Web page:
Sometimes, trying to have a baby can turn you into a leper. I
wish I was exaggerating, but I am not.
- Woman in the river. Photo by The Advocacy
Chero is one example. Everything went fine with Chero's
pregnancy, but when she went into labor with her first baby, things
did not go as they should. Despite hours and hours and hours of
contractions, the baby did not come. Chero was out in a village in
rural Kenya where most women deliver their babies at home, with a
midwife to help them. The hospital is far, far away.
Chero had obstructed labor. Obstructed labor is bad for babies
and bad for mothers. Babies often die, as Chero's baby did. And
Chero's problems during childbirth led to permanent damage to the
insides of her pelvis and to a childbirth injury called a fistula.
Once you have a fistula, you start leaking urine or feces from your
vagina. Once you have a fistula, you are a leper.
You stink, you leak, you are shunned. Your husband often rejects
you. Your family may do the same. No one wants to be near you. They
may called you cursed or bewitched. You are isolated and scorned.
And as you do your best not to eat or drink too much - anything you
can think of to stop the terrible leaking - you may become weak or
sick with infection. You probably will never have another baby. You
may well be left to die.
Over 2 million women in the world right now live with fistulas.
Most of them live in Africa and Asia - shunned and silent. Modern
lepers, just as truly as those I often talk about who are
stigmatized by HIV.
Your chance of having these childbirth complications is a lot
higher if you were married young, if you tried to have a baby
before your body was ready. Your chance of having these
complications is higher if you live in a poor place where you don't
have access to C-sections or medical attention when you are giving
birth. Your chance of having these complications is higher if you
live in a place where tradition maintains that your genitals are
cut. In Africa, especially, too many girls live in places where
marrying very, very young, having female genital cutting, and not
having access to healthcare are the norm. Chero had all of these
conditions. So do many of the women of Kenya. And many become
lepers because of their fistulas.
But here is the amazing thing - these fistulas can be fixed. A
surgeon with the right skills - and dedication to fixing the
problems of shunned, silent women - can completely change the story
of women like Chero.
This week, I had the pleasure of talking with one of my heroes
here in Eldoret, a Kenyan surgeon who specializes in fixing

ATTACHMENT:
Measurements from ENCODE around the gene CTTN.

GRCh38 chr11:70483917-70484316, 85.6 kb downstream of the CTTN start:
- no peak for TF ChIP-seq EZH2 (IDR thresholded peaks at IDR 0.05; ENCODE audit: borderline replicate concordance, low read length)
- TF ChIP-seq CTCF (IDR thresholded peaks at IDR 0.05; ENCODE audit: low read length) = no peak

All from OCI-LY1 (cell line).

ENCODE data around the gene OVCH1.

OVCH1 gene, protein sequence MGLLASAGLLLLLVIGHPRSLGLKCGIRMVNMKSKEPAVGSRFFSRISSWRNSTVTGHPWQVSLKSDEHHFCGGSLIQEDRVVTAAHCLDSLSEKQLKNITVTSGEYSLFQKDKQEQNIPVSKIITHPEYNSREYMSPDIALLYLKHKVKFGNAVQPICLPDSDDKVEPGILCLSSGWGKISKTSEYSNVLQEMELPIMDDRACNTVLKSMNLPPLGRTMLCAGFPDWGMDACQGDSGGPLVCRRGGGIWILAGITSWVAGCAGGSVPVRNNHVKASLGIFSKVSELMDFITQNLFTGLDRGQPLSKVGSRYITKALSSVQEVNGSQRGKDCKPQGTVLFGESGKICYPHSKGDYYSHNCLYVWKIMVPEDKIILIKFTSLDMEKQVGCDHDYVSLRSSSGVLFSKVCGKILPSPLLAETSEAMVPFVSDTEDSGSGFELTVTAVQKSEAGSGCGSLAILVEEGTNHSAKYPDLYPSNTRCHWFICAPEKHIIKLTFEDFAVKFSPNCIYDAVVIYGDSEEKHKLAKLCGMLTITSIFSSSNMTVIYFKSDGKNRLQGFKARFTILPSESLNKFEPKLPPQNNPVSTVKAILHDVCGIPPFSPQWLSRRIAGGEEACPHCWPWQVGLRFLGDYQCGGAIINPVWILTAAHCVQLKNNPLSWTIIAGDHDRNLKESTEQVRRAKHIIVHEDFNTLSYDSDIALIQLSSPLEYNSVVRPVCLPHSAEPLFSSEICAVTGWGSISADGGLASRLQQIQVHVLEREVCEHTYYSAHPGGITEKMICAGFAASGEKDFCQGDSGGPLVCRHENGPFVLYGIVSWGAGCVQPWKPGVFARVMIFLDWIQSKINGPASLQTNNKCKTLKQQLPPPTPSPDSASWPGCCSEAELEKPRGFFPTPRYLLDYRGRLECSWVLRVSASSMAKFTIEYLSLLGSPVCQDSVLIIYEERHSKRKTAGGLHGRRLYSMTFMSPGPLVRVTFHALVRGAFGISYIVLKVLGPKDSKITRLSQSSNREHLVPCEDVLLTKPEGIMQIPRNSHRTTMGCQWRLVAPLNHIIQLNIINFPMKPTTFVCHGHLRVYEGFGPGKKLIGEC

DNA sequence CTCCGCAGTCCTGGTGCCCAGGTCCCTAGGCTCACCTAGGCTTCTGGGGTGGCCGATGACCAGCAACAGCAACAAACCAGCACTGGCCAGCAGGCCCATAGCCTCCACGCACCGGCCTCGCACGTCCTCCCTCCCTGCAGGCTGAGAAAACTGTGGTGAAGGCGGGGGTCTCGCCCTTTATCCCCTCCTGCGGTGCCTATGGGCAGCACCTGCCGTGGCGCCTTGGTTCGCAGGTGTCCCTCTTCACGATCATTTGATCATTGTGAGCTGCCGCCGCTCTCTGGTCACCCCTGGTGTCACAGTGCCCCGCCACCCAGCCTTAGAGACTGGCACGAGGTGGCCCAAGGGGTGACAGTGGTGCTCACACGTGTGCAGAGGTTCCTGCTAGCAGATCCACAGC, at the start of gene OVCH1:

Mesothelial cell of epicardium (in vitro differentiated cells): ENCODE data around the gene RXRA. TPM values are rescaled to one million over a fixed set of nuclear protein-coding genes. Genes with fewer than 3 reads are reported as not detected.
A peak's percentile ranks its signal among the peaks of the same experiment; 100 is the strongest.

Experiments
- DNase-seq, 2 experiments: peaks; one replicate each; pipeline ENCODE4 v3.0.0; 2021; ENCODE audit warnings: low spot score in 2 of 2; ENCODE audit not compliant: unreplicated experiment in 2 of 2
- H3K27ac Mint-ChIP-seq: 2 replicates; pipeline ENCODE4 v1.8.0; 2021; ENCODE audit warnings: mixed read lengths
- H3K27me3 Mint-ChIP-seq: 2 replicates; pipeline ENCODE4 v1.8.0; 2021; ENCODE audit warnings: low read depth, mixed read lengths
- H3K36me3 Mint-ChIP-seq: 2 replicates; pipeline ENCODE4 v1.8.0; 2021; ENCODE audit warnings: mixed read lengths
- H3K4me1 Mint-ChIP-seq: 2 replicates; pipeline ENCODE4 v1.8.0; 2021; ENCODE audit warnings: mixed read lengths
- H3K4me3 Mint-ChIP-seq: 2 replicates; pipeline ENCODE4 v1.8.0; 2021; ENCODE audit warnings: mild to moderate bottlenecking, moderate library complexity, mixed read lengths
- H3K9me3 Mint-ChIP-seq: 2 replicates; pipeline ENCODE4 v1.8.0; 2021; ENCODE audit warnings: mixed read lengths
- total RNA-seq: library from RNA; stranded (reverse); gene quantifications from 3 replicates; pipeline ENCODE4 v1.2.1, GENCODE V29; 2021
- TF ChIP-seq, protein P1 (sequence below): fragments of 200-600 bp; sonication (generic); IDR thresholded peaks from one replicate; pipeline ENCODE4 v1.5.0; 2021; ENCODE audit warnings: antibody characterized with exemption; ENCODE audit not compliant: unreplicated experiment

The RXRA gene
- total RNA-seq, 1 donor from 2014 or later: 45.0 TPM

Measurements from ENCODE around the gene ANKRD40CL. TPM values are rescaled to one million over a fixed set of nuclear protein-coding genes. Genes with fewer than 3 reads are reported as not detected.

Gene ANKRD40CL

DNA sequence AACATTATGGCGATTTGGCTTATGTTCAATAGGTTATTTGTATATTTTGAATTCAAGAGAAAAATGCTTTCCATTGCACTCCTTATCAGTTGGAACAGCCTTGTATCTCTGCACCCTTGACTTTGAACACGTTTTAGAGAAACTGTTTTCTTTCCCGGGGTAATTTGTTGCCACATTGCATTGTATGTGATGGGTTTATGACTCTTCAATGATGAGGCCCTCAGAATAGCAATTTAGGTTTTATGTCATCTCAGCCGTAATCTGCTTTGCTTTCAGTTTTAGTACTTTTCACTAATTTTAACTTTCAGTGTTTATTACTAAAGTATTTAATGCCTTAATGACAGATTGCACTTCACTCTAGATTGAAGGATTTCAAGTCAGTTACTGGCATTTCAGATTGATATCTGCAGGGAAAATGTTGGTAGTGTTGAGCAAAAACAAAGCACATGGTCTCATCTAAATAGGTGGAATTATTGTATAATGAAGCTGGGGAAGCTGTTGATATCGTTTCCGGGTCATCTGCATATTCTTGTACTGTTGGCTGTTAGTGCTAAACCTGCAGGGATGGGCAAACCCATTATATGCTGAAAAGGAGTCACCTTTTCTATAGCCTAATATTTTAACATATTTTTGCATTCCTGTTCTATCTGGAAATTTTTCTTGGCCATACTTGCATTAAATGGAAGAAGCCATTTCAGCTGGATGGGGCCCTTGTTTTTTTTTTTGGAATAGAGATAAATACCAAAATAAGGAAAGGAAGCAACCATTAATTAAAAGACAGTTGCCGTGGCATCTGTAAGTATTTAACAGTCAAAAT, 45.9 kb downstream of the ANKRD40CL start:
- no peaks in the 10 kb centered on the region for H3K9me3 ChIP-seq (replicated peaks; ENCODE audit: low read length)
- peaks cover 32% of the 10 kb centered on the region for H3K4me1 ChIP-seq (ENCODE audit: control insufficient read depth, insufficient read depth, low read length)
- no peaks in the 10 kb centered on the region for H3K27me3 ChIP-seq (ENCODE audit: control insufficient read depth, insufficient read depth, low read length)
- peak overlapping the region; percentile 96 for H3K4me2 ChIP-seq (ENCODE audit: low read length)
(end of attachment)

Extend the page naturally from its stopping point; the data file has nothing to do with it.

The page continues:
Hillary Mabeya has devoted much of his life to helping women and
girls with fistulas. Women and girls injured in childbirth,
injured in sexual assaults, injured in ways that many people don't
want to talk about. This is a doctor who works for the voiceless,
for the despairing, for the stigmatized. I am proud to have him as
colleague in AMPATH and at the Moi University School of
Dr. Mabeya works late into the night, works on weekends, works
in remote parts of the country - all to help these silent and
shunned women and girls. In 2009, he opened a center in Eldoret called
Gynocare that provides, not only the much-needed surgeries for
these women and girls at no cost to them, but also provides
rehabilitation throughout their recovery and psychological
From young girls who develop fistulas after early arranged
marriages and childbirth problems to old women who have suffered
through rejection and stigma for decades, the Gynocare wards - and even Dr.
Mabeya's home - are full of women who suddenly have the chance to
stop living as pariahs. Women for whom life suddenly has hope
again. Almost 5,000 of them, Dr. Mabeya
estimates. They come from the most remote parts of Kenya - and
from Somalia, from South Sudan, from Uganda. Coming for a chance at
hope, a chance at healing.
- Dr. Mabeya, Photo by Direct Relief.
I talk a lot about those stigmatized and suffering with HIV, but
this is another condition of stigma and suffering -- one that
affects girls and women in the world's poorest places. If I was a
surgeon, this is what I hope I would be doing. Giving these women a
second chance at life is one of the best investments I can think
of. If you want to change Chero's story, think about a donation to
Dr. Mabeya's Gynocare
Centre or to the organization A Little 4 A Lot which
supports his work.
There is nothing I love more than seeing solutions for the
problems of the broken, the poor, the forgotten. I love seeing how
Dr. Mabeya changes the story for East Africa's suffering women and
- Transformation on the wards of Gynocare.
Photo by A Little 4 A Lot.